Matt Giraud, “Part Time Lover”– I thought the start was going to be weird, but I ended up liking it.  When the song took off, it got even better.  The style of this song was perfect for him.  In places, it was a little rough as he went down in his registry, but for the most part it was very good. The best he has done in a few weeks.

The judges got a little carried away with their praise.

Adam Lambert, “Mad World”– His vocals were off the chart, once again.  It was similar, but still different from the Gary Jules version of the song.  I liked the tender, and ominous style that Adam delivered in this song.  I want to know what he cannot sing.

Simon was the only one who commented, but he gave a standing ovation.

If I had to choose a bottom three this week, it would be Scott, Danny and Lil.  I would choose Scott to go home.

 

 

 

Top 20 Pop/Rock Songs from 1985

20.  “Careless Whisper”, Wham!– My gay-dar was working well by the time the George Michael led group came along.  This probably explains why I did not care for them too much.  However, I’ll have to admit that they had some huge hits in the mid 80s containing very catchy tunes.  The problem with Wham was that their bubbly style made them seem like a male version of the Go-Gos, and that is not a good thing.  That is why I ended up choosing “Careless Whisper” with its ballad style over their bigger hit “Wake Me Up Before You Go Go.”

19.  “Saving All My Love For You”, Whitney Houston– I tend to react negatively to hype, and Whitney got a lot of it when her voice blasted onto the scene, but even back then I could not deny that she was a great singer.  Her songs are not easy to sing along with, for the most part, because they are all a showcase for her incredible vocals.  I chose “Saving All My Love For You” over “You Give Good Love”, but they both are about the same.

18.  “Separate Lives”, Phil Collins and Marilyn Martin– This is easily one of the best duets of the 80s.  Her voice and style of singing hold up well with his as they trade off throughout the song.  It reached #1 in the Billboard Top 100, and was featured on the soundtrack to the great date movie, White Nights.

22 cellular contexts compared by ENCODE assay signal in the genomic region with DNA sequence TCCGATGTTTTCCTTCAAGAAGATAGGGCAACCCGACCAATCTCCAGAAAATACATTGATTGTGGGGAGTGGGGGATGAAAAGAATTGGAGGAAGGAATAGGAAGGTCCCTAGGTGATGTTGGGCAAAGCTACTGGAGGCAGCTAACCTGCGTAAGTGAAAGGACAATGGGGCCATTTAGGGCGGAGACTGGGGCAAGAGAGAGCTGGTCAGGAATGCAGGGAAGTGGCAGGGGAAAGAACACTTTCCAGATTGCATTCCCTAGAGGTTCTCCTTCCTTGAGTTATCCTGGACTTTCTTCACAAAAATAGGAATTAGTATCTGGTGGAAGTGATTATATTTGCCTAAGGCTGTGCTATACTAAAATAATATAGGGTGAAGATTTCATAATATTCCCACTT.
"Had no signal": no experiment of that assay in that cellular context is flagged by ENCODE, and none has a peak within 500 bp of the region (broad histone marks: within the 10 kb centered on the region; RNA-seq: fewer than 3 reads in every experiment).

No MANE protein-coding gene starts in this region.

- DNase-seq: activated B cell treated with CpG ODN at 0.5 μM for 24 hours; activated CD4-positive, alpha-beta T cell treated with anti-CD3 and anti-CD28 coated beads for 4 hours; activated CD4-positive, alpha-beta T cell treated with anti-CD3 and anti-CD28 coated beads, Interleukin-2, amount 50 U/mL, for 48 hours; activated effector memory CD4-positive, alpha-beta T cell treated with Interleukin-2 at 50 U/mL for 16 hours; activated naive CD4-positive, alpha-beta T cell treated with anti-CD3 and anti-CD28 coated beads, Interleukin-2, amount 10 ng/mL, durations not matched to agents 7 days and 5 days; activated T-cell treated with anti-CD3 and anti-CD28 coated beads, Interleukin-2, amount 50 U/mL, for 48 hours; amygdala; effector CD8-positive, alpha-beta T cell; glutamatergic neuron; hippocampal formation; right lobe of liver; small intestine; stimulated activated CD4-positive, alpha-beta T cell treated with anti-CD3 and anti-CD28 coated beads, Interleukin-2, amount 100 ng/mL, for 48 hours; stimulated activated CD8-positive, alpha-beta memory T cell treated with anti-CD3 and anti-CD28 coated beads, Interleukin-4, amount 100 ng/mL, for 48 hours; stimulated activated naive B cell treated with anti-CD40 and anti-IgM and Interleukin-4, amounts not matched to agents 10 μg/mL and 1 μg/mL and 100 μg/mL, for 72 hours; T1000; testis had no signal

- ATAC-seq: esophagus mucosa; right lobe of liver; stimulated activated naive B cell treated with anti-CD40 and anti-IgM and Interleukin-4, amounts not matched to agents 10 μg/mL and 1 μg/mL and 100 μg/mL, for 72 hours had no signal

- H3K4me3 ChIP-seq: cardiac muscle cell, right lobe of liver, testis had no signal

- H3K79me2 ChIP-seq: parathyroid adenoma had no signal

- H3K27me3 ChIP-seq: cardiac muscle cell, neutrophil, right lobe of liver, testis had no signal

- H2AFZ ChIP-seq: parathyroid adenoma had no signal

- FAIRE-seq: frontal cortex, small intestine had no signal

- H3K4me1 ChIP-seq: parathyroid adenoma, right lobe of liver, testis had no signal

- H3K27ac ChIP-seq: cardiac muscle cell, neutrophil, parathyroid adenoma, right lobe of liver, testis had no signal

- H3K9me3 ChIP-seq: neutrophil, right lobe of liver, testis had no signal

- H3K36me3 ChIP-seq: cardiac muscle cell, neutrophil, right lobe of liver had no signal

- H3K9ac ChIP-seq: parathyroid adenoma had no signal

17.  “One More Night”, Phil Collins– As I did in 1984, I will treat the duet above as a group performance, and include another song by Phil Collins as a result.  “One More Night” was one of four songs that charted off Collins’ great album, No Jacket Required.  I had the album, and like most of the albums that I really liked in that era, I wore it out.  I would know any song off of it if I heard it today, and there are some that did not even chart that I liked a lot such as “Long, Long Way to Go” that featured Sting singing the backup vocals.

16.  “We Belong”, Pat Benatar– This was always my favorite Pat Benatar song.  It was a departure from her earlier ‘rocker-girl’ music and it featured a nice melody and vocal.  I’m not sure if it is a guitar or a keyboard at the beginning of the song but in any case, it is iconic, and I immediately knew the song when heard it at the end of Talladega Nights: The Ballad Of Ricky Bobby.  That scene where Sacha Baron Cohen is chasing Will Ferrell down the track is classic, and I will probably always associate this song with it in the future.

15.  “We Are The World”, U.S.A. For Africa– Anyone that was young during this era knows this song.  It was a great song, and it was great to see that many of the most popular singers in the world at that time could get together for a good cause.  If this were done today, it would undoubtedly feature Bono, which ever 80s or 90s groups were coming out with a new album, recent groups whose popularity is waning (see Britney Spears), the Jonas Brothers, Miley Cyrus and all the failed American Idol winners and finalists.  But, the original truly pulled in the powerhouses of pop music at the time.  Solos included: Lionel Richie, Stevie Wonder, Paul Simon, Kenny Rogers, Tina Turner, Billy Joel, Michael Jackson, Diana Ross, Dionne Warwick, Willie Nelson, Ray Charles, Bob Dylan, Kim Carnes, Cyndi Lauper, Huey Lewis, Daryl Hall, Steve Perry, Kenny Loggins, Bruce Springsteen, Al Jarreau, and James Ingram.  Other artists included: Randy Jackson, Marlon Jackson, Smokey Robinson, Harry Belafonte, Tito Jackson, JaToya Jackson, The Pointer Sisters, Lindsey Buckingham, Jackie Jackson, Waylon Jennings, Jeffery Osborne, Sheila E., Bob Geldof, Bette Midler, John Oates and Dan Aykroyd (odd).  Awesome.  And, it could never be done today.  What, no Bono?